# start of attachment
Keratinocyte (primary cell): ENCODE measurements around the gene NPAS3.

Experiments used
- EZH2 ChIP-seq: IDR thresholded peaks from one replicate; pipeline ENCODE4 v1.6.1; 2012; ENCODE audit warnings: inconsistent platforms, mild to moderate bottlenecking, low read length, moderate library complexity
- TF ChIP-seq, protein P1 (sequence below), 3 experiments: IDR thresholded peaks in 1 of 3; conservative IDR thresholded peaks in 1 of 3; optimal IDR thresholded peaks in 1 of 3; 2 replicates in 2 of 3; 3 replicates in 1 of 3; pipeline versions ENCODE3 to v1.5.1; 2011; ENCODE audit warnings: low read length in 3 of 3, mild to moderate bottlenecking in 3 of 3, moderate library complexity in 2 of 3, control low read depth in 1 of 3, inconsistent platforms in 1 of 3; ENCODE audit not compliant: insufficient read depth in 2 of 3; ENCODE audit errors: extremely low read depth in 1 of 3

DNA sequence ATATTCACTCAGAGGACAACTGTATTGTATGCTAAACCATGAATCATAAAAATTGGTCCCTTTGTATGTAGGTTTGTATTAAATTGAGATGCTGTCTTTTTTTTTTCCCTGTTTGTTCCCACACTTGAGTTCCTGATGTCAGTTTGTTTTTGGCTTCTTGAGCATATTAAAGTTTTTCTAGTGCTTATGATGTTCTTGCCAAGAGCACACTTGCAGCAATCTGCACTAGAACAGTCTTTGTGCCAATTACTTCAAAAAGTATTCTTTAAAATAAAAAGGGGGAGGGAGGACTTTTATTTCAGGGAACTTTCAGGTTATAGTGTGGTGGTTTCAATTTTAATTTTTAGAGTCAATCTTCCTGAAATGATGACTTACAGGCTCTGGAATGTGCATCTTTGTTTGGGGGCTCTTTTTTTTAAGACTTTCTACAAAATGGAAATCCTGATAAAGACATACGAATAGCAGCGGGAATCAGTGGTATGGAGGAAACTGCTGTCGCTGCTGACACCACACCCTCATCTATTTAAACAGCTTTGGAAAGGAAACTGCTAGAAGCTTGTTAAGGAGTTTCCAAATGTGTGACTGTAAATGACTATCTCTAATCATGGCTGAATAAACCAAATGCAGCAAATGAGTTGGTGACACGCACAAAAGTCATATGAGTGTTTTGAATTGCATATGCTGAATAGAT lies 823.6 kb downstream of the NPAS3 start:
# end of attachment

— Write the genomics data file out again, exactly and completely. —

Keratinocyte (primary cell): ENCODE measurements around the gene NPAS3.

Experiments used
- EZH2 ChIP-seq: IDR thresholded peaks from one replicate; pipeline ENCODE4 v1.6.1; 2012; ENCODE audit warnings: inconsistent platforms, mild to moderate bottlenecking, low read length, moderate library complexity
- TF ChIP-seq, protein P1 (sequence below), 3 experiments: IDR thresholded peaks in 1 of 3; conservative IDR thresholded peaks in 1 of 3; optimal IDR thresholded peaks in 1 of 3; 2 replicates in 2 of 3; 3 replicates in 1 of 3; pipeline versions ENCODE3 to v1.5.1; 2011; ENCODE audit warnings: low read length in 3 of 3, mild to moderate bottlenecking in 3 of 3, moderate library complexity in 2 of 3, control low read depth in 1 of 3, inconsistent platforms in 1 of 3; ENCODE audit not compliant: insufficient read depth in 2 of 3; ENCODE audit errors: extremely low read depth in 1 of 3

DNA sequence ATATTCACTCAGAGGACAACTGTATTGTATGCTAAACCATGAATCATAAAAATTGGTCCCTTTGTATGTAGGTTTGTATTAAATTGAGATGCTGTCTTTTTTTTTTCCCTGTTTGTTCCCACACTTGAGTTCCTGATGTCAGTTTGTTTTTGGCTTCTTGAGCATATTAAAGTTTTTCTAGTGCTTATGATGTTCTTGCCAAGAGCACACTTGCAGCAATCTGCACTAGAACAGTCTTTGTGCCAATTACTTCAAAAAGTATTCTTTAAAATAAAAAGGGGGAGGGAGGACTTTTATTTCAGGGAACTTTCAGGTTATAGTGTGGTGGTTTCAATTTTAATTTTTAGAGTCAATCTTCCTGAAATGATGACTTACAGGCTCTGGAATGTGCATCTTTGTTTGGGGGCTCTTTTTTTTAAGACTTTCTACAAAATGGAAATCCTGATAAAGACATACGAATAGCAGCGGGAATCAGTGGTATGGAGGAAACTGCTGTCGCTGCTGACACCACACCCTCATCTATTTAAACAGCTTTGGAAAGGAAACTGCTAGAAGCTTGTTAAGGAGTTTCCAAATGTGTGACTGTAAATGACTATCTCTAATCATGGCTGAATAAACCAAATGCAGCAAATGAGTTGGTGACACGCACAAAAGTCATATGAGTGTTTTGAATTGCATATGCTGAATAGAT lies 823.6 kb downstream of the NPAS3 start: